Columbia Historic Sites
The Big Apple
DESCRIPTION: A former synagogue and nightclub, the Big Apple has been a Columbia landmark for the past 100 years. It was built as the House of Peace synagogue around 1907 and originally located at 1318 Park Street. In the late 1930’s, the nightclub spurred the Big Apple dance craze that captured the nation. It became one of Columbia’s most popular African American dance spots at a time when South Carolina businesses were still segregated. Historic Columbia Foundation bought the property in 1993 and now rents the building out for a variety of social events.
ADDRESS: 1000 Hampton Street, Columbia, SC MAP
DESCRIPTION: One of the highest parts of the city, the area took its name from the Palmetto Armory munitions manufacturing facility located here before the Civil War. It became a prominent neighborhood for African Americans, including State Senator William Beverly Nash (1822–1888) and photographer Richard Samuel Roberts (1880–1936).
ADDRESS: bounded by Elmwood Avenue, Gadsden, Taylor and Assembly Streets, Columbia, SC MAP
Booker T. Washington High School
DESCRIPTION: Circa 1916, opened as the second public school for African Americans, this building came alive as a cultural and social center for the community it served. The property is now part of the University of South Carolina campus.
ADDRESS: Bull, Wheat, Marion and Blossom Streets, Columbia, SC MAP
DESCRIPTION: Nathaniel Jerome Frederick lived in this house, right around the corner from his law office in the North Carolina Mutual Building. After being admitted to the bar in 1913, he was the only practicing African American attorney in Columbia for many years.
ADDRESS: 1416 Park Street, Columbia, SC MAP
Good Samaritan-Waverly Hospital
DESCRIPTION: The Black hospital during segregation, afterwards it merged with Good Samaritan Hospital, a nurses’ training school; an unusually large number of Black doctors and nurses worked at or trained in the facility and resided in the Waverly neighborhood.
ADDRESS: 2204 Hampton Street, Columbia, SC MAP
DESCRIPTION: See evidence that all our Southern kin folks weren’t poor and enslaved before the Civil War. This cottage was built in 1855. Portraits of the Simons family and their artifacts from professions and religious affiliations are on display. The matriarch, Celia Mann, who was a free person of color, arrived in Columbia in 1850; the home includes an 1895 rosewood parlor suite that reflects the family’s significant financial success and status. Now home to the Historic Columbia Foundation.
ADDRESS: 1403 Richland Street, Columbia, SC MAP
Modjeska Monteith Simpkins House
DESCRIPTION: From 1931 until her death in 1992, Modjeska Monteith Simpkins constantly made significant contributions to African American public health reform as well as to the national Civil Rights Movement. For years, her home served as a meeting place for dignitaries, including Supreme Court Justice, Thurgood Marshall, who litigated Briggs vs. Eliot case in 1954, which became a constituent part of the landmark Supreme Court case, Brown vs. Topeka Board of Education.
ADDRESS: 2025 Marion Street, Columbia, SC MAP
North Carolina Mutual Building
DESCRIPTION: Circa 1909, The North Carolina Mutual and Provident Association Building was the first law office for Nathaniel Jerome Frederick, who was an educator, principal of Howard School in Columbia, editor and political leader. Housed many Black professionals and businesses. Built by the North Carolina Mutual and Provident Association headquartered in Durham.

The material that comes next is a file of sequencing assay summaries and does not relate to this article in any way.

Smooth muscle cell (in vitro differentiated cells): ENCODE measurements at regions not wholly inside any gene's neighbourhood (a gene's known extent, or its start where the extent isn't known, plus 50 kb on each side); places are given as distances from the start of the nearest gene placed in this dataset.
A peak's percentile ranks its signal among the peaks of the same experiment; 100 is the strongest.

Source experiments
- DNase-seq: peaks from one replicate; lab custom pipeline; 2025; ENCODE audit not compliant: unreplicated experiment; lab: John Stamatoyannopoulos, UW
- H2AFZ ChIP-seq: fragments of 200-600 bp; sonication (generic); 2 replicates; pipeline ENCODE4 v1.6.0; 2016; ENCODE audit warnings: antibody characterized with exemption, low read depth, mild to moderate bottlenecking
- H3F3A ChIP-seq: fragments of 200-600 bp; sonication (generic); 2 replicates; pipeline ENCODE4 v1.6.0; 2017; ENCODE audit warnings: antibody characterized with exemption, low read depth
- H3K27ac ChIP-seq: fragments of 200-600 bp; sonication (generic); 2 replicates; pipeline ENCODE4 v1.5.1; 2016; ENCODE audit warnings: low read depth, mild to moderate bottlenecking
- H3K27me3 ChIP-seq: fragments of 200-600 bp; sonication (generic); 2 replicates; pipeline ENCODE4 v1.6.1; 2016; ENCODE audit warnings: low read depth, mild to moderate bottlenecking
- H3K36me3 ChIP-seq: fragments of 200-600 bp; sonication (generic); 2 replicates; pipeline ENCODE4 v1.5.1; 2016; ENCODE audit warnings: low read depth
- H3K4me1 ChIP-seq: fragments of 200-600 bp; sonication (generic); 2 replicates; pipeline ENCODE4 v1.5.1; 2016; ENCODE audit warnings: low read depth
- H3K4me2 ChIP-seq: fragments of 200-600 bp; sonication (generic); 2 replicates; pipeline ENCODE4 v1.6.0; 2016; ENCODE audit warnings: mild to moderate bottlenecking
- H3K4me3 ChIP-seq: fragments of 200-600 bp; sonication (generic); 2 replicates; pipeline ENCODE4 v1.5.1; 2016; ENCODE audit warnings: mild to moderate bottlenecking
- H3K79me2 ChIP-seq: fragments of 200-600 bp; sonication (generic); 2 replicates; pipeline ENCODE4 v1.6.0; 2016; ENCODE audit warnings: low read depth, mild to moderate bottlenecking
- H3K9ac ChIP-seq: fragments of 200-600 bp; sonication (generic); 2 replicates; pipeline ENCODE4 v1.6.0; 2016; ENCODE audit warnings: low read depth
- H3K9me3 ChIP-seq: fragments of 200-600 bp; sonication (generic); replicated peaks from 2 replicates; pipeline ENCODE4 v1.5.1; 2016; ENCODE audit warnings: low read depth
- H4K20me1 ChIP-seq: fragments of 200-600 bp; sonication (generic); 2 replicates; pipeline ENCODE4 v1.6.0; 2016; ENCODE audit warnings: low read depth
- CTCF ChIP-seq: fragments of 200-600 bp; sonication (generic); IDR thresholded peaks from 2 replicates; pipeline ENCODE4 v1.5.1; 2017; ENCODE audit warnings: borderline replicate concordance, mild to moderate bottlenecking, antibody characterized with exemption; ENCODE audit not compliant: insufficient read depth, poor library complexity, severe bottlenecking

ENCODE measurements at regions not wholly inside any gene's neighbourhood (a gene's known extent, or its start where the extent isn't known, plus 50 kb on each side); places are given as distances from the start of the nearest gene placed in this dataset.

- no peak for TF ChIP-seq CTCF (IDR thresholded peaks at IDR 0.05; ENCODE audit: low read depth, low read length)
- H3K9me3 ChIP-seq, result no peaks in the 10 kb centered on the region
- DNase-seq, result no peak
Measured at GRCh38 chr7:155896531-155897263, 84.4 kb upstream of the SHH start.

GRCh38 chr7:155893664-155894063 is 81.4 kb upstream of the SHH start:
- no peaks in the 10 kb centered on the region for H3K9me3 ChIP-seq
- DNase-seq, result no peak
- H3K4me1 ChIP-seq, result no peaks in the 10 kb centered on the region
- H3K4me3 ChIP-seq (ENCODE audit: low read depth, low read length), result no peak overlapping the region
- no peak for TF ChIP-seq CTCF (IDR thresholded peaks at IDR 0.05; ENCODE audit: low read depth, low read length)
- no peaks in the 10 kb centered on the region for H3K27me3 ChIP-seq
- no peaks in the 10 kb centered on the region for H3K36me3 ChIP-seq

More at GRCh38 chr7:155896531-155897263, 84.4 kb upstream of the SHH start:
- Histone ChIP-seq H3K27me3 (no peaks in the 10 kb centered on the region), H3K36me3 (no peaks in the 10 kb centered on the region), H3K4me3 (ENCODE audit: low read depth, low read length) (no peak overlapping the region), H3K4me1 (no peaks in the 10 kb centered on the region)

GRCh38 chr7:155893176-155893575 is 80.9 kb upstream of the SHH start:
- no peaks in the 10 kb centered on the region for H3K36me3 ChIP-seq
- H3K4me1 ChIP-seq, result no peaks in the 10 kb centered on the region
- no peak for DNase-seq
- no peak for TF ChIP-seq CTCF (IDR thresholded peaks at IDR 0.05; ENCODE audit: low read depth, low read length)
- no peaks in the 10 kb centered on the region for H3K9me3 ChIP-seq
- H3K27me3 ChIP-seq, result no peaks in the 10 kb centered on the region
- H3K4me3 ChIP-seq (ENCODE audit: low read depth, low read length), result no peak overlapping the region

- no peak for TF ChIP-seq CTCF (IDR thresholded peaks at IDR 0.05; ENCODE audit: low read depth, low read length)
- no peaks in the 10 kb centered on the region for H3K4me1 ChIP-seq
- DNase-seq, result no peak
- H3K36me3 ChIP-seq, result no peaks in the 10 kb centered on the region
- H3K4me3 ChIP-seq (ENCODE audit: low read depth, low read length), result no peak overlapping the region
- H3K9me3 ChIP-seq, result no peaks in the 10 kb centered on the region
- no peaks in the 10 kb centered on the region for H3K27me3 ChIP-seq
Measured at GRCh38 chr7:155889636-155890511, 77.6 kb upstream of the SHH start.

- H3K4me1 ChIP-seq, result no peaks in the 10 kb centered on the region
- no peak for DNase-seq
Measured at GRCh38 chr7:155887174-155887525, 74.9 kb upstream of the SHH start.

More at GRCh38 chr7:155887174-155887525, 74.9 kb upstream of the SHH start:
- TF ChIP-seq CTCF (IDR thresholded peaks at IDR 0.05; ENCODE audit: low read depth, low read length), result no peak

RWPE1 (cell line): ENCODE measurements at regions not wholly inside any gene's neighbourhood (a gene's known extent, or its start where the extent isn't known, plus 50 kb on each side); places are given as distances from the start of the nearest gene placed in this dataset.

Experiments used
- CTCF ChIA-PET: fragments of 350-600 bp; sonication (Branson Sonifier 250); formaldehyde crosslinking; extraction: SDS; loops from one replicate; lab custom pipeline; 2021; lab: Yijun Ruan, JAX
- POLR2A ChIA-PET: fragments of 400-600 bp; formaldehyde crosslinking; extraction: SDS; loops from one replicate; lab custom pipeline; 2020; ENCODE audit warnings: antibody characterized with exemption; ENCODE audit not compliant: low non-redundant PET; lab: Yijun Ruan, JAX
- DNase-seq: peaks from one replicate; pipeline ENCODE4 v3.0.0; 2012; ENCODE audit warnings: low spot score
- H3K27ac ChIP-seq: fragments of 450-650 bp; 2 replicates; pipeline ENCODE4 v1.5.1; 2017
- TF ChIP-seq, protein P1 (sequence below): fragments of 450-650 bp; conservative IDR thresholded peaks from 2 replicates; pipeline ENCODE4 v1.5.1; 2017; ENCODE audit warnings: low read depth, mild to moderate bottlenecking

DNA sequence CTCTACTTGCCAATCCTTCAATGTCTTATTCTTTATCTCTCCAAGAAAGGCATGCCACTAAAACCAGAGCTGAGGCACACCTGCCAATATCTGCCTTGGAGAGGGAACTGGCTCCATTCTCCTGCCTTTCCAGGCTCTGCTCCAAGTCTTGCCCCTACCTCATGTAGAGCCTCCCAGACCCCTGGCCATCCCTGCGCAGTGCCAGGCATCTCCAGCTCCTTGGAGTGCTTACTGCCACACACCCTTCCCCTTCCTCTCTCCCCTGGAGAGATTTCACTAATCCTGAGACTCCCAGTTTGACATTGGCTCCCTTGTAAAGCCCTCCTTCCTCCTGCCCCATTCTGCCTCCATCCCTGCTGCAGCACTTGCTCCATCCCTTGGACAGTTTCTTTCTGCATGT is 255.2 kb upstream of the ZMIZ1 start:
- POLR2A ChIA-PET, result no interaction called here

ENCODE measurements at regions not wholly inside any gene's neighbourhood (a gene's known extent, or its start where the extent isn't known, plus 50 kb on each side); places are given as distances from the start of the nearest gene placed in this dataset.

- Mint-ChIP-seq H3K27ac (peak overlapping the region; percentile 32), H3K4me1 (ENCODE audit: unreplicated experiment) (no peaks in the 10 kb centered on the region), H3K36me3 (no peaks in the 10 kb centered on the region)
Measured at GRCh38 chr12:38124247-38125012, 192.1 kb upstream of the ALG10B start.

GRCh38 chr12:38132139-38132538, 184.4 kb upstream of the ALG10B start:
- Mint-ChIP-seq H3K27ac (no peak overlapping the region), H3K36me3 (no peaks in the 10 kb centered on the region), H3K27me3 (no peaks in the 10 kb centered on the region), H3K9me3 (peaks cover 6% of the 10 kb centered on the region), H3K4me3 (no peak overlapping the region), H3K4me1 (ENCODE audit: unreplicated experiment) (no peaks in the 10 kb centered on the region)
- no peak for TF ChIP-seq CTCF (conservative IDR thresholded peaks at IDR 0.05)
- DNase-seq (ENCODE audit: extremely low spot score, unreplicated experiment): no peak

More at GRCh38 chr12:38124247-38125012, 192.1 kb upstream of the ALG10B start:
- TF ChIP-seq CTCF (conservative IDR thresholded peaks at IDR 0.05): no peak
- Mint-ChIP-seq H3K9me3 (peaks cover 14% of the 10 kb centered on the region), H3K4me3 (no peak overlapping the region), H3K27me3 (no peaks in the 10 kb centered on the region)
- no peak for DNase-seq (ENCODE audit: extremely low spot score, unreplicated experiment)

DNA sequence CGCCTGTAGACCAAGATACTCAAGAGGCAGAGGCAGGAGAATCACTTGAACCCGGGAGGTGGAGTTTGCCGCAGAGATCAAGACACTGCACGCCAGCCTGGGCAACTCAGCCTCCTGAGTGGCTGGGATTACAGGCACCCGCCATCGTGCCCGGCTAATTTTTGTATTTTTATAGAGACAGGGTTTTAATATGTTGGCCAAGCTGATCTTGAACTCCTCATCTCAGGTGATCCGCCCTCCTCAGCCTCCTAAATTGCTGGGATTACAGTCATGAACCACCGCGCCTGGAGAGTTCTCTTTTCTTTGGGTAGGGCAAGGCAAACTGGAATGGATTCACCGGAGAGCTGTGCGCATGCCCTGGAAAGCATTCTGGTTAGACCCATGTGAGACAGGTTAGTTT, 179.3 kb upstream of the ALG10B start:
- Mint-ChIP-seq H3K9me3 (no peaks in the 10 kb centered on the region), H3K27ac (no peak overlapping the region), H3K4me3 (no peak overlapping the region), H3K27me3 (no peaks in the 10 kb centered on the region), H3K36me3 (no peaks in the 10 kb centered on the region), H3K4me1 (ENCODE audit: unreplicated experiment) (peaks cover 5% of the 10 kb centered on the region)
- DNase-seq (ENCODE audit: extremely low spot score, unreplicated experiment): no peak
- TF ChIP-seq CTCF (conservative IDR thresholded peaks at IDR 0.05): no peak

ADDRESS: Washington Street at Park Street, Columbia, SC MAP
DESCRIPTION: Founded by 19 African Americans in 1871, the cemetery is a memorial to Benjamin A. Randolph, a member of the Reconstruction General Assembly, who was assassinated in Abbeville in 1868. Randolph and eight other African American Reconstruction legislators are buried here.
ADDRESS: 1538 Sumter Street, Columbia, SC MAP
South Carolina Community Bank
DESCRIPTION: Founded by Dr. H.D. Monteith and members of his family in 1921 as Victory Savings Bank. In 1999, the bank expanded its mission and was renamed Victory State Bank. Today, the bank is the state’s only minority-owned banking institution.
ADDRESS: 1545 Sumter Street, Columbia, SC MAP
Richard Samuel Roberts House
DESCRIPTION: Roberts was a self-taught photographer. By 1922 he had opened a photography studio in the heart of Columbia’s Black business district. His photographs are important documents recording the rise of the Black middle class in Columbia during the 1920’s and 1930’s. Not open to the public.
ADDRESS: 1717 Wayne Street, Columbia, SC MAP
DESCRIPTION: Newspaper for and about Black Columbians
ADDRESS: 1310 Harden Street, Columbia, SC MAP
DESCRIPTION: This magazine & website for African American women started in 2001
ADDRESS: 2731 River Drive, Columbia, SC MAP
Lutheran Theological Southern Seminary
DESCRIPTION: See wrought iron gates crafted by Councilman Sam Davis, an apprentice of legendary Ironmaster Philip Simmons of Charleston.
ADDRESS: 4201 North Main Street, Columbia, SC MAP
Millwood Plantation Ruins
DESCRIPTION: Once a grand plantation mansion on 13,000 acres, it belonged to Confederate General Wade Hampton III. You can image the number of enslaved people required to work the land and upkeep the huge mansion. During Union General Sherman’s occupation of Columbia in February 1865, the home was burned to the ground in the Civil War. guided tours provided March-October on the last Sunday of the month.
ADDRESS: 6100 Garner’s Ferry Road, Columbia, SC MAP